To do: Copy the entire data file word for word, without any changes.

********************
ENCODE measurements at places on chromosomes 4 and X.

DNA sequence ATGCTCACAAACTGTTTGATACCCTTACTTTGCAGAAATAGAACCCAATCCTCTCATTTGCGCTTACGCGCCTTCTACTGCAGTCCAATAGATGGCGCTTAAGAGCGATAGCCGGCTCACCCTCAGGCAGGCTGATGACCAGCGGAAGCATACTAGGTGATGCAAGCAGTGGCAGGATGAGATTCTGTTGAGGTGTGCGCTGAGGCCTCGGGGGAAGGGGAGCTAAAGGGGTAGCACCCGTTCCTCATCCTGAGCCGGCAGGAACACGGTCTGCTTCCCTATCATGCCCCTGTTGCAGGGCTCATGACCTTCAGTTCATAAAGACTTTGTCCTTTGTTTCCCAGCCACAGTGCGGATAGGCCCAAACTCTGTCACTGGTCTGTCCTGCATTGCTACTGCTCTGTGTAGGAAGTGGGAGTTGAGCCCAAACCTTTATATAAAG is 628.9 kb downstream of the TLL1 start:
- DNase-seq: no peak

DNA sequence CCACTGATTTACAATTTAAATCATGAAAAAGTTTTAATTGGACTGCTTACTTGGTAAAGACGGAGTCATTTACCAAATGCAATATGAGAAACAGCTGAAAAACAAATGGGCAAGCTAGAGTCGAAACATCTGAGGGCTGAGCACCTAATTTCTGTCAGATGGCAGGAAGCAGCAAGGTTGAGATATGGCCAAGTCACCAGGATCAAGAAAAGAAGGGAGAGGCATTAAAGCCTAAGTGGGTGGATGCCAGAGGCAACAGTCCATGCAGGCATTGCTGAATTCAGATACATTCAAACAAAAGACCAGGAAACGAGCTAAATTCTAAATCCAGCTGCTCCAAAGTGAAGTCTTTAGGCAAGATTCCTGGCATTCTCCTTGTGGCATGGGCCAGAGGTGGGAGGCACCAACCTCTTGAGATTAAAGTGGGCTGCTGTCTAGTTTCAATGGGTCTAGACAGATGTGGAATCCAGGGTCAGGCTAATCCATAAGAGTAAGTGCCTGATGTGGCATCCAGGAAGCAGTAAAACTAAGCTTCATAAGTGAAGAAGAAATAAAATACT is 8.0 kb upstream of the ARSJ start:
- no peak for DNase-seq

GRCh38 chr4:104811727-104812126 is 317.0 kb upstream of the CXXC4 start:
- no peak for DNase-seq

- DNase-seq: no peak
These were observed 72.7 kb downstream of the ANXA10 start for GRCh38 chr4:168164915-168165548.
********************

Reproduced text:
ENCODE measurements at places on chromosomes 4 and X.

DNA sequence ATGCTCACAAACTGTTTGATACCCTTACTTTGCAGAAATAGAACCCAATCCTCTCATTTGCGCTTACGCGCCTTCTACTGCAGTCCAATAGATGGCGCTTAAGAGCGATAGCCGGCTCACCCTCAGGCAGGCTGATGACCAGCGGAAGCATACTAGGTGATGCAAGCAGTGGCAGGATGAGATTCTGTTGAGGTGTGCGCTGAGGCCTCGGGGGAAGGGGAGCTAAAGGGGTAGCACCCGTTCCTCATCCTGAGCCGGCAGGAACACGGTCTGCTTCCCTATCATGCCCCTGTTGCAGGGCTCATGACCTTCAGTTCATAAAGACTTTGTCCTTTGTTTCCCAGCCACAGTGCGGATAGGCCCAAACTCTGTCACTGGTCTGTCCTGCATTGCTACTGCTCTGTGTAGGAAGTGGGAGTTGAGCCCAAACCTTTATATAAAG is 628.9 kb downstream of the TLL1 start:
- DNase-seq: no peak

DNA sequence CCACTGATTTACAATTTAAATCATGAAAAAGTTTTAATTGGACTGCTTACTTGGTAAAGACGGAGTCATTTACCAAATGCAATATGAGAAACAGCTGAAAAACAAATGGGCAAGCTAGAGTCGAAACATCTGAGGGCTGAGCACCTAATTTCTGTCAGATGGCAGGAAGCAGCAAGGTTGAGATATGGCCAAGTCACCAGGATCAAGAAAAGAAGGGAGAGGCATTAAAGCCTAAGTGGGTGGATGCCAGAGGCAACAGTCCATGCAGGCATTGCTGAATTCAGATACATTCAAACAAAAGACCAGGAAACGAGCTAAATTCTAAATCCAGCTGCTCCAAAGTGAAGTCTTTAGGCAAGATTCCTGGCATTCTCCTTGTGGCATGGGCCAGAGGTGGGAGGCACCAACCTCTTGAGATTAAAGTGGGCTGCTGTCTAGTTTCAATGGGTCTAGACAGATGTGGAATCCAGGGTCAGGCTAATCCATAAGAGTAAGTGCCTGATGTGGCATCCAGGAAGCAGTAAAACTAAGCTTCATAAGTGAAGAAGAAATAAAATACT is 8.0 kb upstream of the ARSJ start:
- no peak for DNase-seq

GRCh38 chr4:104811727-104812126 is 317.0 kb upstream of the CXXC4 start:
- no peak for DNase-seq

- DNase-seq: no peak
These were observed 72.7 kb downstream of the ANXA10 start for GRCh38 chr4:168164915-168165548.